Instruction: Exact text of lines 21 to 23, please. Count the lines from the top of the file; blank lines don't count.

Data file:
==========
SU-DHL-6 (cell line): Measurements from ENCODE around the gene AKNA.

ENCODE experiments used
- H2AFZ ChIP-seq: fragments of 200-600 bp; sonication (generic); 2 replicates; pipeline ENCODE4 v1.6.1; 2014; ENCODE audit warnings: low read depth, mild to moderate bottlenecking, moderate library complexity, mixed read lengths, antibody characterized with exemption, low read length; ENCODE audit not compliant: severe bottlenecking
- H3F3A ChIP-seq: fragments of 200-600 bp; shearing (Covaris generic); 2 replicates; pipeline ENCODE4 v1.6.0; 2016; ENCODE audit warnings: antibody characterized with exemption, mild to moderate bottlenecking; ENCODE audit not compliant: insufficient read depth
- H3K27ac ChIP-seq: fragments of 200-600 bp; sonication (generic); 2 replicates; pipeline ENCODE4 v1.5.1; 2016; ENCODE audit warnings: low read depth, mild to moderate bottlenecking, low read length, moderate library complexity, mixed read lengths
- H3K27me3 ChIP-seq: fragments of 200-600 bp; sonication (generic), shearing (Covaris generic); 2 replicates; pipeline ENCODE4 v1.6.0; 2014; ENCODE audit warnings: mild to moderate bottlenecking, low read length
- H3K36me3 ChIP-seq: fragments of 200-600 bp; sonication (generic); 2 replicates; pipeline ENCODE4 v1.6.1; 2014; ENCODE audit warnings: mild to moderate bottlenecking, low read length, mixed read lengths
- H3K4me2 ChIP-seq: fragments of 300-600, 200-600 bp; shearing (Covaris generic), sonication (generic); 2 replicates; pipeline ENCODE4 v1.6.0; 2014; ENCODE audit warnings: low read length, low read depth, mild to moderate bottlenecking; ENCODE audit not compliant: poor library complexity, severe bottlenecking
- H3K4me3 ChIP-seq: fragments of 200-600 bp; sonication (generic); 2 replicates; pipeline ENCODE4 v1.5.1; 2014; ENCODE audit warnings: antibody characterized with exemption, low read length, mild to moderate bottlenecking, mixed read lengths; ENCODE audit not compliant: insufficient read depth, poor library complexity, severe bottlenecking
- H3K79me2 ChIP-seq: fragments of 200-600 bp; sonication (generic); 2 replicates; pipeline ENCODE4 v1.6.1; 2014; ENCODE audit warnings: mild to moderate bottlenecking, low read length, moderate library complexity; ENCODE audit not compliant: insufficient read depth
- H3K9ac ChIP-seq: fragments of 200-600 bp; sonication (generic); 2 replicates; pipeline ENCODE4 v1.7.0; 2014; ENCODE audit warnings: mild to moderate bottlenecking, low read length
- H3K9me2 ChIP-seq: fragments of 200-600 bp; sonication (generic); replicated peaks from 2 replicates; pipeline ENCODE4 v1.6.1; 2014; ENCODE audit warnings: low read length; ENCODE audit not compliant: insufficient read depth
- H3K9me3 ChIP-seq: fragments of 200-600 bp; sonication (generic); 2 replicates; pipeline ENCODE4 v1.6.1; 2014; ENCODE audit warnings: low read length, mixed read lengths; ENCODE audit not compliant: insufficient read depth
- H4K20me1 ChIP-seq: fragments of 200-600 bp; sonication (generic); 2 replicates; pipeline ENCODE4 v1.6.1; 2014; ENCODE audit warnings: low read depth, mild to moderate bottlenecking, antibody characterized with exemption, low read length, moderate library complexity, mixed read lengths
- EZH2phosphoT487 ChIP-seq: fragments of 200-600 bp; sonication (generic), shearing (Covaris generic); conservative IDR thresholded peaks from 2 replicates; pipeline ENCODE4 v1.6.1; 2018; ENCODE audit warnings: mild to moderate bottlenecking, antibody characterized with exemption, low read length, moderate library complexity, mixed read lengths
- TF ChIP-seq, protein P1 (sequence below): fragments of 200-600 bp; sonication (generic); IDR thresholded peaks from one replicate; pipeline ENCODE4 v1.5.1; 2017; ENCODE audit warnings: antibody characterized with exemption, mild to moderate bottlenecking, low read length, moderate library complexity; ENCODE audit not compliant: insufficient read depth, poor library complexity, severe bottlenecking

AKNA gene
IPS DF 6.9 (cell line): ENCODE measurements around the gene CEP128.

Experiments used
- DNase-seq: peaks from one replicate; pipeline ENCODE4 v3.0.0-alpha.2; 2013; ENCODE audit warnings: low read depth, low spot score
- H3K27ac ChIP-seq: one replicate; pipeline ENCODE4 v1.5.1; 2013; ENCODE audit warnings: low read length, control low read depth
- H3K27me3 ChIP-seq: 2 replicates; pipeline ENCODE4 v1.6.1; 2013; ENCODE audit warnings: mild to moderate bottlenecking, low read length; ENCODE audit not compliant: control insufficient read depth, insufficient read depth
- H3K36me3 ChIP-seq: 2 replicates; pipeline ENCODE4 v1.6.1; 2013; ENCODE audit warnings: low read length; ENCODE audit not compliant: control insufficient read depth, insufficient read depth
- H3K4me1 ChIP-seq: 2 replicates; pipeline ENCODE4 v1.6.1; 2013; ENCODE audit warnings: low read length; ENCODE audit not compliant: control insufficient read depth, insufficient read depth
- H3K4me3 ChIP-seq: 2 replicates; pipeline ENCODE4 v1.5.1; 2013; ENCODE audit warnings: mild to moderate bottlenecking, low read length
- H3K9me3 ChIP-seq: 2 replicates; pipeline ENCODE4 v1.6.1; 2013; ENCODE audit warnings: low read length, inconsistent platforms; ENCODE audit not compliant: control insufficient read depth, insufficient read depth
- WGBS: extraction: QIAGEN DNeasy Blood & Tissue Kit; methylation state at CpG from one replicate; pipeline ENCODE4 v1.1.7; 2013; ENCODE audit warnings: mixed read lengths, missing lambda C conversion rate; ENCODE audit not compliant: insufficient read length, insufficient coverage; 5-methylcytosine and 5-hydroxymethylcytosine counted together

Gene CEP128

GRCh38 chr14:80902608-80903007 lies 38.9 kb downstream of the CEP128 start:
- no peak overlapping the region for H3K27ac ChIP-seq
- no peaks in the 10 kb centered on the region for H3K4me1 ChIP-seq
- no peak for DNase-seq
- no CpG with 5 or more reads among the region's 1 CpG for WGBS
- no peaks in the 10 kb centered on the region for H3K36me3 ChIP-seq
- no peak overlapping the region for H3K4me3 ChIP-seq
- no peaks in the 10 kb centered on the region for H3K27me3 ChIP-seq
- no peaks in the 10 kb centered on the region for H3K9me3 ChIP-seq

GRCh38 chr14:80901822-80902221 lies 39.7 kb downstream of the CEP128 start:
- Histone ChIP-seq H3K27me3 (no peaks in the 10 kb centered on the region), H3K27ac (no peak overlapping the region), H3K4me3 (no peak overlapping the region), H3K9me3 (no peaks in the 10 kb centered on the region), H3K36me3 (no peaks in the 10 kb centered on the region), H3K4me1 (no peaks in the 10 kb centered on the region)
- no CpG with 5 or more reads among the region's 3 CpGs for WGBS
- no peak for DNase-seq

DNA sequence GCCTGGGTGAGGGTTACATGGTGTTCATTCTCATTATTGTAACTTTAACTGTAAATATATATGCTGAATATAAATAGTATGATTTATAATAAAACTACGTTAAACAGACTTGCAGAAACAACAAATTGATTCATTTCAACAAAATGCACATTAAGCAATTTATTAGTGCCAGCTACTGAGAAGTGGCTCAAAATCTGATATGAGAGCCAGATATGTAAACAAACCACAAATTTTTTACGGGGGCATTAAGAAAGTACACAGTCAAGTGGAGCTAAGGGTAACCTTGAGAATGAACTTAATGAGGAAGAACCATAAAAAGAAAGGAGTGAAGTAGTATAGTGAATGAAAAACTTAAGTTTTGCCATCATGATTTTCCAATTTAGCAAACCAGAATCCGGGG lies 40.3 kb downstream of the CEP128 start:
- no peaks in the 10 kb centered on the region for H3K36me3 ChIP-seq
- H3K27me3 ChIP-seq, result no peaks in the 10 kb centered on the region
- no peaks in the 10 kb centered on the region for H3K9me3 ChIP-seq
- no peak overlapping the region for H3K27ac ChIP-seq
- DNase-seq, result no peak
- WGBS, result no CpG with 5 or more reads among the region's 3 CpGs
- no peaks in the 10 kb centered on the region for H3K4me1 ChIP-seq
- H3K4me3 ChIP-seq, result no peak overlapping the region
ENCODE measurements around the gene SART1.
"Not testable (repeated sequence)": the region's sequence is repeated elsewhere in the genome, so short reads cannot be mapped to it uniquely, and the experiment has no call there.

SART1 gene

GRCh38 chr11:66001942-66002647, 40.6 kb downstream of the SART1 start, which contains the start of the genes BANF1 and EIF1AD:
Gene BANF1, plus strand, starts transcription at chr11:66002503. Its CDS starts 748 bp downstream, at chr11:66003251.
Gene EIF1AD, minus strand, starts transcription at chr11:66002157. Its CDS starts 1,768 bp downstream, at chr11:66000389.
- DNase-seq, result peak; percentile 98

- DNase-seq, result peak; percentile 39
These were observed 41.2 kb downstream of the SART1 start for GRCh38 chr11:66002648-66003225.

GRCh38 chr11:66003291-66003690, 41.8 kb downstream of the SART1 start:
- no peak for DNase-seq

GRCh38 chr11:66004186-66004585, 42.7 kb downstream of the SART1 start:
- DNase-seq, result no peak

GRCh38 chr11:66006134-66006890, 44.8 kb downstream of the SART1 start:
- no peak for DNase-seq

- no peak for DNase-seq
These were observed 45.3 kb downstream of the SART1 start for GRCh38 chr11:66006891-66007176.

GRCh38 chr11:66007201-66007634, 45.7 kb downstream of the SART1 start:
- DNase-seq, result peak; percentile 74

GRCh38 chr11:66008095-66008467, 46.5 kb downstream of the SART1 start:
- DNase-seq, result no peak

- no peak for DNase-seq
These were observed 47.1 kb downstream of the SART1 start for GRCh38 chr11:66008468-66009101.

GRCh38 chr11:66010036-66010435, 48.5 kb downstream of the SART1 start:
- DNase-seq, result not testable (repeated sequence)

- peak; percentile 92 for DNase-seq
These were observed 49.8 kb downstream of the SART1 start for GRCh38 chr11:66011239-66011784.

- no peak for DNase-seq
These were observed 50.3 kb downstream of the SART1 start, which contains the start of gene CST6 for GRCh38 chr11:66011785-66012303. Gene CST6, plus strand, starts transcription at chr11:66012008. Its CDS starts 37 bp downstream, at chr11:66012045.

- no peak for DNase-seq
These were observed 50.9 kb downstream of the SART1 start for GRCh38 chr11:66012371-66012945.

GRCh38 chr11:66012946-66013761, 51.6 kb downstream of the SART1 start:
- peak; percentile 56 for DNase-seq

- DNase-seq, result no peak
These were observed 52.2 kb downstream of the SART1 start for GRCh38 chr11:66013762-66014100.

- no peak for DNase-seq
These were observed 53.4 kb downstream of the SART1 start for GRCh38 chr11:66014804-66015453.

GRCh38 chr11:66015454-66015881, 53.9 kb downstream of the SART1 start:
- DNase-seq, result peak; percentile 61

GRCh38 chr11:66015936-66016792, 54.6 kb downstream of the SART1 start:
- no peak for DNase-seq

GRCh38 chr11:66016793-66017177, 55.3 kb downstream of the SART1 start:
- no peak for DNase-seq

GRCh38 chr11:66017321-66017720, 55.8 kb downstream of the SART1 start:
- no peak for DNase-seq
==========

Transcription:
- H3K27ac ChIP-seq: one replicate; pipeline ENCODE4 v1.5.1; 2013; ENCODE audit warnings: low read length, control low read depth
- H3K27me3 ChIP-seq: 2 replicates; pipeline ENCODE4 v1.6.1; 2013; ENCODE audit warnings: mild to moderate bottlenecking, low read length; ENCODE audit not compliant: control insufficient read depth, insufficient read depth
- H3K36me3 ChIP-seq: 2 replicates; pipeline ENCODE4 v1.6.1; 2013; ENCODE audit warnings: low read length; ENCODE audit not compliant: control insufficient read depth, insufficient read depth